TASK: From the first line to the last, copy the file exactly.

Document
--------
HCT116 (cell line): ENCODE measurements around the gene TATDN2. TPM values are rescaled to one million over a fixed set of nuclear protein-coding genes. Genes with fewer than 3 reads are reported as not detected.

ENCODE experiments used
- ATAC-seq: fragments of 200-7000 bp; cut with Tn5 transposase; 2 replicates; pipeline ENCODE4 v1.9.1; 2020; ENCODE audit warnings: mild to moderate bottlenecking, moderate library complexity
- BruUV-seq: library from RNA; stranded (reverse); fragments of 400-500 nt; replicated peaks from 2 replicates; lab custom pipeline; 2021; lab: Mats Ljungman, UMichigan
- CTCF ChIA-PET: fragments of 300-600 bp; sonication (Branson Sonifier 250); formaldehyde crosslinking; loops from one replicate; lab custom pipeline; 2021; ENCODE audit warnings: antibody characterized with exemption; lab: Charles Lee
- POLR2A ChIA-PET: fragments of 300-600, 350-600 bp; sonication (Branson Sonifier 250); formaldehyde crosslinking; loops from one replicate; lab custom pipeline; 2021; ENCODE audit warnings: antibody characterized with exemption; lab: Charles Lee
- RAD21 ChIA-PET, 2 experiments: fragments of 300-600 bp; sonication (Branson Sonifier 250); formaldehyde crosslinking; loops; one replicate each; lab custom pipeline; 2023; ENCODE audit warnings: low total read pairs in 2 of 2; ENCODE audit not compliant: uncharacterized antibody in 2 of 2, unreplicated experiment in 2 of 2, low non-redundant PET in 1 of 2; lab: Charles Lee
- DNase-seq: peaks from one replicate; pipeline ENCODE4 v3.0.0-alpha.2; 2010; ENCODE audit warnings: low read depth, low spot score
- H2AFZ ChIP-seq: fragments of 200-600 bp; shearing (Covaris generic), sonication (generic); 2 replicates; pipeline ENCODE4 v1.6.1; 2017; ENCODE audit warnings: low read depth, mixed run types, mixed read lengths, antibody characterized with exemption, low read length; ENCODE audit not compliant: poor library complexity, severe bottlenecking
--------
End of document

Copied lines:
HCT116 (cell line): ENCODE measurements around the gene TATDN2. TPM values are rescaled to one million over a fixed set of nuclear protein-coding genes. Genes with fewer than 3 reads are reported as not detected.

ENCODE experiments used
- ATAC-seq: fragments of 200-7000 bp; cut with Tn5 transposase; 2 replicates; pipeline ENCODE4 v1.9.1; 2020; ENCODE audit warnings: mild to moderate bottlenecking, moderate library complexity
- BruUV-seq: library from RNA; stranded (reverse); fragments of 400-500 nt; replicated peaks from 2 replicates; lab custom pipeline; 2021; lab: Mats Ljungman, UMichigan
- CTCF ChIA-PET: fragments of 300-600 bp; sonication (Branson Sonifier 250); formaldehyde crosslinking; loops from one replicate; lab custom pipeline; 2021; ENCODE audit warnings: antibody characterized with exemption; lab: Charles Lee
- POLR2A ChIA-PET: fragments of 300-600, 350-600 bp; sonication (Branson Sonifier 250); formaldehyde crosslinking; loops from one replicate; lab custom pipeline; 2021; ENCODE audit warnings: antibody characterized with exemption; lab: Charles Lee
- RAD21 ChIA-PET, 2 experiments: fragments of 300-600 bp; sonication (Branson Sonifier 250); formaldehyde crosslinking; loops; one replicate each; lab custom pipeline; 2023; ENCODE audit warnings: low total read pairs in 2 of 2; ENCODE audit not compliant: uncharacterized antibody in 2 of 2, unreplicated experiment in 2 of 2, low non-redundant PET in 1 of 2; lab: Charles Lee
- DNase-seq: peaks from one replicate; pipeline ENCODE4 v3.0.0-alpha.2; 2010; ENCODE audit warnings: low read depth, low spot score
- H2AFZ ChIP-seq: fragments of 200-600 bp; shearing (Covaris generic), sonication (generic); 2 replicates; pipeline ENCODE4 v1.6.1; 2017; ENCODE audit warnings: low read depth, mixed run types, mixed read lengths, antibody characterized with exemption, low read length; ENCODE audit not compliant: poor library complexity, severe bottlenecking